A senior Vatican official told a London audience of priests and laity this week that Catholics should avoid adapting their faith to make it more palatable to modernity.
Archbishop Augustine Di Noia, the Adjunct Secretary of the Congregation for the Doctrine of the Faith, delivered the message during a lecture titled “Contemporary challenges to proclaiming the Catholic faith” at Westminster Cathedral Hall on Tuesday evening.
The Dominican theologian acknowledged that “attitudes of non-Catholic friends … need to be taken into account” and that “as Catholic believers we have to respect and be willing to engage” with other strands of thought. However, he added that Catholics should “avoid the temptation to fudge – to adapt the faith to make it more palatable to modern tastes”.
Archbishop Di Noia went on to say: “We also have to avoid the sometimes tempting response, ‘It’s a mystery’, just to cover the theological ignorance on the part of those who should know better.”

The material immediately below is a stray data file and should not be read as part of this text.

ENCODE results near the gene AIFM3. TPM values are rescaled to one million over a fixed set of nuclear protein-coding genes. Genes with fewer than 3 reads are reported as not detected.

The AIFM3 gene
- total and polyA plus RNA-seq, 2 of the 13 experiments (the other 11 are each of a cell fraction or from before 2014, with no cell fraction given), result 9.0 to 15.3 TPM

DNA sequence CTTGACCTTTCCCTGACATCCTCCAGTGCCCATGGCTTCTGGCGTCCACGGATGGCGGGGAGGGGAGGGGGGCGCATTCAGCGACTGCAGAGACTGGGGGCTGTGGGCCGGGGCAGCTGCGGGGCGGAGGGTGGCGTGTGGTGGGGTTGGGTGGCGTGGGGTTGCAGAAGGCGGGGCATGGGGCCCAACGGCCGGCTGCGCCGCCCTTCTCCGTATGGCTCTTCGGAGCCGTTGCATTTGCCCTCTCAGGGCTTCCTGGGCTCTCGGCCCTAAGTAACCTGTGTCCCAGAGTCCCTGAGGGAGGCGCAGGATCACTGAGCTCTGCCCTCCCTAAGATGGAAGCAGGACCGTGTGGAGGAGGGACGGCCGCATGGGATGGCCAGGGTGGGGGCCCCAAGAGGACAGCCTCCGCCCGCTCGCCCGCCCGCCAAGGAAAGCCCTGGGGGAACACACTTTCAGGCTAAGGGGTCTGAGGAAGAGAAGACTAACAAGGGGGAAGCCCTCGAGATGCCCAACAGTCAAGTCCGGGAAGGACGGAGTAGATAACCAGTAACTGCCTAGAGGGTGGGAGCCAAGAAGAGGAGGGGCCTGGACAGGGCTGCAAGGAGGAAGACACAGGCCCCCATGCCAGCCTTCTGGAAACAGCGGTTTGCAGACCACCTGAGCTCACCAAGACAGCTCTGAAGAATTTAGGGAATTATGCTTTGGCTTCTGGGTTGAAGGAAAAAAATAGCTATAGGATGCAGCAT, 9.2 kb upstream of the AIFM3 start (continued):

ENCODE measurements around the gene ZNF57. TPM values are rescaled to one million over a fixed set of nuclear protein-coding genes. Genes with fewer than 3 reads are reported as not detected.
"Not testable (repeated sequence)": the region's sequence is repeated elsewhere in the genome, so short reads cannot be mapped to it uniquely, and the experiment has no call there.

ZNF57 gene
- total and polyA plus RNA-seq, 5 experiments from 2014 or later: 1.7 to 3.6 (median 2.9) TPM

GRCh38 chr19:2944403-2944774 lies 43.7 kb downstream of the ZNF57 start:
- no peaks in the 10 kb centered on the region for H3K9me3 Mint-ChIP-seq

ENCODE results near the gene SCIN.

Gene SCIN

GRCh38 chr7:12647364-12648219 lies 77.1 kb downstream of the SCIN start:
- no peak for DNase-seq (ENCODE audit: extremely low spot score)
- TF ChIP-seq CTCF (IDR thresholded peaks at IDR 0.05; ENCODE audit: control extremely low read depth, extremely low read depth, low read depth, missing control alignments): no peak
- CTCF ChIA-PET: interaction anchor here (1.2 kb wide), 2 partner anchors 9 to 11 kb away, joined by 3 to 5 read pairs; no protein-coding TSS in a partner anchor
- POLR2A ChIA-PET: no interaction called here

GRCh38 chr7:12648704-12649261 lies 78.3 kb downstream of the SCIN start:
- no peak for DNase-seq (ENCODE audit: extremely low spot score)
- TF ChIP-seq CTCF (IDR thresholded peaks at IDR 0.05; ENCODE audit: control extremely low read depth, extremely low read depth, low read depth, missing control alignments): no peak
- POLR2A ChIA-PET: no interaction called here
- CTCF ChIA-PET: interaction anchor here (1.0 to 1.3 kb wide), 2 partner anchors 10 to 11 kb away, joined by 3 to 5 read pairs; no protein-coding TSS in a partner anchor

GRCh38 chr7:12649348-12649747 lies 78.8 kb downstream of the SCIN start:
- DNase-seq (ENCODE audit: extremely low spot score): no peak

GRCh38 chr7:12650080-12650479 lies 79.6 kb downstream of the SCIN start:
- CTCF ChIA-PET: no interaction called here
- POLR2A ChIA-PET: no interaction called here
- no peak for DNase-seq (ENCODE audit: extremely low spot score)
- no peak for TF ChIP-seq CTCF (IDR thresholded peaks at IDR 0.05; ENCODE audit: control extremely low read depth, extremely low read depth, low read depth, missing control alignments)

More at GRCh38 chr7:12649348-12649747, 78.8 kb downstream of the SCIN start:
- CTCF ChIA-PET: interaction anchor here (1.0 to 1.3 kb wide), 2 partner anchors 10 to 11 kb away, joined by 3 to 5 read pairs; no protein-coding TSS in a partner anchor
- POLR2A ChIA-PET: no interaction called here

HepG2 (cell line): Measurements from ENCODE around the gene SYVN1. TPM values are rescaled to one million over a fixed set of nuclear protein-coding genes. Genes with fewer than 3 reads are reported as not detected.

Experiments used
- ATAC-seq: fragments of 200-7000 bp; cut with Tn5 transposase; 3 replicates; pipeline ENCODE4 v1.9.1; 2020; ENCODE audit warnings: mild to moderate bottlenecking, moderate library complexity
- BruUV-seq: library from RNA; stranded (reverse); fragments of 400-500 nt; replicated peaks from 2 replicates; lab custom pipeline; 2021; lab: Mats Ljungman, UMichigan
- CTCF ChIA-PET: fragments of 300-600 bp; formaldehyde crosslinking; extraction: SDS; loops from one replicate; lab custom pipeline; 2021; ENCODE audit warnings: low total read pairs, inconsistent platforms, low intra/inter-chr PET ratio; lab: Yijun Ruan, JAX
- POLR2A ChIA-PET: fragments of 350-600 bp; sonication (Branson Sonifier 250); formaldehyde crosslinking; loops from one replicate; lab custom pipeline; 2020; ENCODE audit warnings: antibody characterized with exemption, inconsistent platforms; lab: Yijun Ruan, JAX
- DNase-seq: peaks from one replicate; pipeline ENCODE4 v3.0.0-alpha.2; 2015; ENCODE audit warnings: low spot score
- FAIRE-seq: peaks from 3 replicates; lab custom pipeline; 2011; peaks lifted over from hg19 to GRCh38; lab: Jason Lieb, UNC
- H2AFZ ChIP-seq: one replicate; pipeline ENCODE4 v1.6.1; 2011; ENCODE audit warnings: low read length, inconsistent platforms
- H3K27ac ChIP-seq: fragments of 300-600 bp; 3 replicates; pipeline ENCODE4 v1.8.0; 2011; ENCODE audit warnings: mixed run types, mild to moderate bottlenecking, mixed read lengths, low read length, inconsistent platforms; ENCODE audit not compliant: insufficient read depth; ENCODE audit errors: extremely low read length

Asked by The Tablet what advice he had for British Christians in a largely secular country, the archbishop said: “My advice is simply to present the faith and live it.” He added that “new atheists” such as the British scientist Richard Dawkins “haven’t always an understanding of what it is they are knocking down”.
He highlighted the challenge posed by the West’s “culture of pluralism” and said that one of the reasons Buddhism has become so popular is that “it makes room for atheism”.